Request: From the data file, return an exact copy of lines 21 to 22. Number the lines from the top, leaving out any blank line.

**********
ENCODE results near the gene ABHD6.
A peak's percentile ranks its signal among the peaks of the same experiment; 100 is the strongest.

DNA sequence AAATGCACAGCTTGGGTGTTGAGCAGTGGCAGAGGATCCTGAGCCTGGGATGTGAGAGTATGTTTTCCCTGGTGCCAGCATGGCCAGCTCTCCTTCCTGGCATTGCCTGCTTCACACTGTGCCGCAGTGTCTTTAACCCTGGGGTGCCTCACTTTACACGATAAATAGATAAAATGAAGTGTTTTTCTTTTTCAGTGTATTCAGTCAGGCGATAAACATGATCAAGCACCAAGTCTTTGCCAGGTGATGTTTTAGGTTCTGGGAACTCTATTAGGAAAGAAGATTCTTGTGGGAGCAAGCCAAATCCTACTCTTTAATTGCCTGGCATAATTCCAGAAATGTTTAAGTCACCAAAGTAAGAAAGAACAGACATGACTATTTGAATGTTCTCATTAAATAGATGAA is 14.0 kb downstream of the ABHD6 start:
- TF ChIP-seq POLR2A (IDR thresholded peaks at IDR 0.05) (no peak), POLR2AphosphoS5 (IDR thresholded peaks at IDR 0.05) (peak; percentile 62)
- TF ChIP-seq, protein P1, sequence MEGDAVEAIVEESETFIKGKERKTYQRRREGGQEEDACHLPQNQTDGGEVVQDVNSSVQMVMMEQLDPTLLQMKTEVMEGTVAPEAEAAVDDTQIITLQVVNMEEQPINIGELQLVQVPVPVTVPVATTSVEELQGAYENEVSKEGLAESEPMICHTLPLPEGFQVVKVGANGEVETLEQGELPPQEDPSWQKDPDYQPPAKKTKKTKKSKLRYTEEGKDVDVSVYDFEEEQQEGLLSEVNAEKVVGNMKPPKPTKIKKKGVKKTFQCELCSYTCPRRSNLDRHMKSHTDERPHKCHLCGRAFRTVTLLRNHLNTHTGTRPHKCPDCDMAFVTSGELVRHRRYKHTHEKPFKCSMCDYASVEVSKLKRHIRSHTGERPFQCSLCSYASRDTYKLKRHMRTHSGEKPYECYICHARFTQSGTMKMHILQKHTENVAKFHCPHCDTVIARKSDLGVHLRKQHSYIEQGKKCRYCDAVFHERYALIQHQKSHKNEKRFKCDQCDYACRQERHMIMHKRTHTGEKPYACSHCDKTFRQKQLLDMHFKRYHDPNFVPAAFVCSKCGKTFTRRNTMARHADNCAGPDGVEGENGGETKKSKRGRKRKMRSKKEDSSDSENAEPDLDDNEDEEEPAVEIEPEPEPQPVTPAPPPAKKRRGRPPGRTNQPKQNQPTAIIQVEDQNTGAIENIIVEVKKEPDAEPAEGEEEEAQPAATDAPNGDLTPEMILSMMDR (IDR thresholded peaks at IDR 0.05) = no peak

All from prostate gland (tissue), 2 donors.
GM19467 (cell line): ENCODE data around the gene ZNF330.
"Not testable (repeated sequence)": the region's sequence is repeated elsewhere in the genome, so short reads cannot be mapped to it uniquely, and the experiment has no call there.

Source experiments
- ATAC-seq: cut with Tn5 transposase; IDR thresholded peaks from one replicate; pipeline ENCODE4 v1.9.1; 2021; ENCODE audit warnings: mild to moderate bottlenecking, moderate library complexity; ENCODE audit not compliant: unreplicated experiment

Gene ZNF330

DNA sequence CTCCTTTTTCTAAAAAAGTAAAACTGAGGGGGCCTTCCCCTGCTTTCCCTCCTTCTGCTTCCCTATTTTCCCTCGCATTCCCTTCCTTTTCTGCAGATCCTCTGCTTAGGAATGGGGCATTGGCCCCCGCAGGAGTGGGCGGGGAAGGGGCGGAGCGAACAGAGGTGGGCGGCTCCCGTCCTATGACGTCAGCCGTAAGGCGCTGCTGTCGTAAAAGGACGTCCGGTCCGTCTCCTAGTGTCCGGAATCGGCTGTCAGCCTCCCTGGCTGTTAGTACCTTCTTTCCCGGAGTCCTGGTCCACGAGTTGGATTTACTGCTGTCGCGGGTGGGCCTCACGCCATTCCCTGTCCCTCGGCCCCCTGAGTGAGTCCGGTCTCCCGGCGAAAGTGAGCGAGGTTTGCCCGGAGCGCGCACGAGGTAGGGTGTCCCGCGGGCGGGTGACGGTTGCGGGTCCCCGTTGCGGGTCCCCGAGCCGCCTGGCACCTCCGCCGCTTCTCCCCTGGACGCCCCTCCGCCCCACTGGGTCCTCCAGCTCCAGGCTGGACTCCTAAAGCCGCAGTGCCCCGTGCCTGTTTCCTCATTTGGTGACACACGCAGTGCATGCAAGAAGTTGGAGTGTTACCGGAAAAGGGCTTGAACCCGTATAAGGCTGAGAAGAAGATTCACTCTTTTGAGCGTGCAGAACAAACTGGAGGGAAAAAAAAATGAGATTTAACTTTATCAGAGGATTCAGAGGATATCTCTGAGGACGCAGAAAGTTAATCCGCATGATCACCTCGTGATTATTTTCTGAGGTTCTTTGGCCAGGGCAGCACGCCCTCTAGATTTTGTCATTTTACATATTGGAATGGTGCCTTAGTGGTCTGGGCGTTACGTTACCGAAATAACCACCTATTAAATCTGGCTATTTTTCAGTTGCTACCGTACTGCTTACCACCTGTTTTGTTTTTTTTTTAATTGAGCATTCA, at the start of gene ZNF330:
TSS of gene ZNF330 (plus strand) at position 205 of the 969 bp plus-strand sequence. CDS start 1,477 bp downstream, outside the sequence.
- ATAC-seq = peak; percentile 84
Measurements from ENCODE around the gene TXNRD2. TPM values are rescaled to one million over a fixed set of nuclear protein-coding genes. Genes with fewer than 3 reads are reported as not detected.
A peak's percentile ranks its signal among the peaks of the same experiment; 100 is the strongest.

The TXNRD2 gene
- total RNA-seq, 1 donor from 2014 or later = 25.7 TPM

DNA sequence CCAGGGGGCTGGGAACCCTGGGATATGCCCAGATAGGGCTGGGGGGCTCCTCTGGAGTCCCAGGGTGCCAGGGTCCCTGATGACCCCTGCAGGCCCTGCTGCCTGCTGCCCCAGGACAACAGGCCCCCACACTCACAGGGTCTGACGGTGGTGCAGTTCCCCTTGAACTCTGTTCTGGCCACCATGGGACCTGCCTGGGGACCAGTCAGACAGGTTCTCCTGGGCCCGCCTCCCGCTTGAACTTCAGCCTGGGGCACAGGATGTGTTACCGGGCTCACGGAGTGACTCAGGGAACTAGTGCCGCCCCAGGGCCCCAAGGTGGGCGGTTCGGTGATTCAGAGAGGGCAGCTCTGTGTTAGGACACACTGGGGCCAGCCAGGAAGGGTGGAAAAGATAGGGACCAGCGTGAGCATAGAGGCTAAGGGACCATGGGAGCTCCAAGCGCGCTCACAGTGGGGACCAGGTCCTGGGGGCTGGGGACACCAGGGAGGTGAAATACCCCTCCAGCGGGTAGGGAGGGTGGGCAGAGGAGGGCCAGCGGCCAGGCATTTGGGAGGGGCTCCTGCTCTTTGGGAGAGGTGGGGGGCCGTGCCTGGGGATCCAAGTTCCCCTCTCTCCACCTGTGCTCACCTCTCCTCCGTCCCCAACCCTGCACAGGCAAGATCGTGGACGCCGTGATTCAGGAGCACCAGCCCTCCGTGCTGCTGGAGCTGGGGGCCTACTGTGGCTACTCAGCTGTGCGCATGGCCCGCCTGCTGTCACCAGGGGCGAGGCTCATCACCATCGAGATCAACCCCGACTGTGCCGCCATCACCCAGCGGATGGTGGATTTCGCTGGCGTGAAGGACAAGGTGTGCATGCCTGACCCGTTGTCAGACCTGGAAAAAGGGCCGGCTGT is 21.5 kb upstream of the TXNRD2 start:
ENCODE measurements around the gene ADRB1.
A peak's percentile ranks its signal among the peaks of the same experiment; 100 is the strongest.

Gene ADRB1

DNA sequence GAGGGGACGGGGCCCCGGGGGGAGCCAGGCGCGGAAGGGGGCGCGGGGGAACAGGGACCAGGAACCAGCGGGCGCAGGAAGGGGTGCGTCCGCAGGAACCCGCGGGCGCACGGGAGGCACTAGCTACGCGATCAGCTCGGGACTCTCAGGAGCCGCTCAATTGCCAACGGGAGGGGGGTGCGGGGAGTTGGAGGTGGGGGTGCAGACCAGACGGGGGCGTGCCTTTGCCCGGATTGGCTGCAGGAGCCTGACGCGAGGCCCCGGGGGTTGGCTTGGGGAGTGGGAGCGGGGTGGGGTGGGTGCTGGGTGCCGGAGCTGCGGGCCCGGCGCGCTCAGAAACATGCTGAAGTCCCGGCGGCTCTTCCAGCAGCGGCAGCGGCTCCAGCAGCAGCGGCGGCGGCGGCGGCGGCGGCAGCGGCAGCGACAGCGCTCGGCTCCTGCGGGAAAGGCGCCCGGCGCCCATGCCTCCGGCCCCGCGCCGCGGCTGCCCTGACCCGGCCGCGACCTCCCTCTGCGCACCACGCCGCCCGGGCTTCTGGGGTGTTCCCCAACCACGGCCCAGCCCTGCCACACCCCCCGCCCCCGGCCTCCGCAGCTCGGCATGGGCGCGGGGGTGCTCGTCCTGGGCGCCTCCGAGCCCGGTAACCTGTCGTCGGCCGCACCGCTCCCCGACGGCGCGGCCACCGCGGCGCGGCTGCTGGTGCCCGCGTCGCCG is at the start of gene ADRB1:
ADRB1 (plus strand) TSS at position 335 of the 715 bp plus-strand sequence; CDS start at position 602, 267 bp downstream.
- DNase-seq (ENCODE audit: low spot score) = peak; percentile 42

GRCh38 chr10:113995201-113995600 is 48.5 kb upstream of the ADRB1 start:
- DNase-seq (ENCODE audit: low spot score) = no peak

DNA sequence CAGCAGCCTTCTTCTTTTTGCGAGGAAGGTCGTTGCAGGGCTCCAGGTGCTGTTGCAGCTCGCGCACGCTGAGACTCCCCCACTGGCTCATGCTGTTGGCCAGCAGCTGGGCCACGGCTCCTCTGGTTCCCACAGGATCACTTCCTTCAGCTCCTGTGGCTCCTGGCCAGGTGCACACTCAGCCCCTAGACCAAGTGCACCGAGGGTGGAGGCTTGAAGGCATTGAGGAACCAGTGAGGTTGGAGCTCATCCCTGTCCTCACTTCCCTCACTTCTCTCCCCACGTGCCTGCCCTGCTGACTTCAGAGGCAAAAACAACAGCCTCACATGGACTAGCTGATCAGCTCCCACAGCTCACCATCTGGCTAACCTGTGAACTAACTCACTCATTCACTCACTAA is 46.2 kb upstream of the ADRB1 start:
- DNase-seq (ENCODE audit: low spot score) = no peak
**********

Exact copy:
A peak's percentile ranks its signal among the peaks of the same experiment; 100 is the strongest.

Gene ADRB1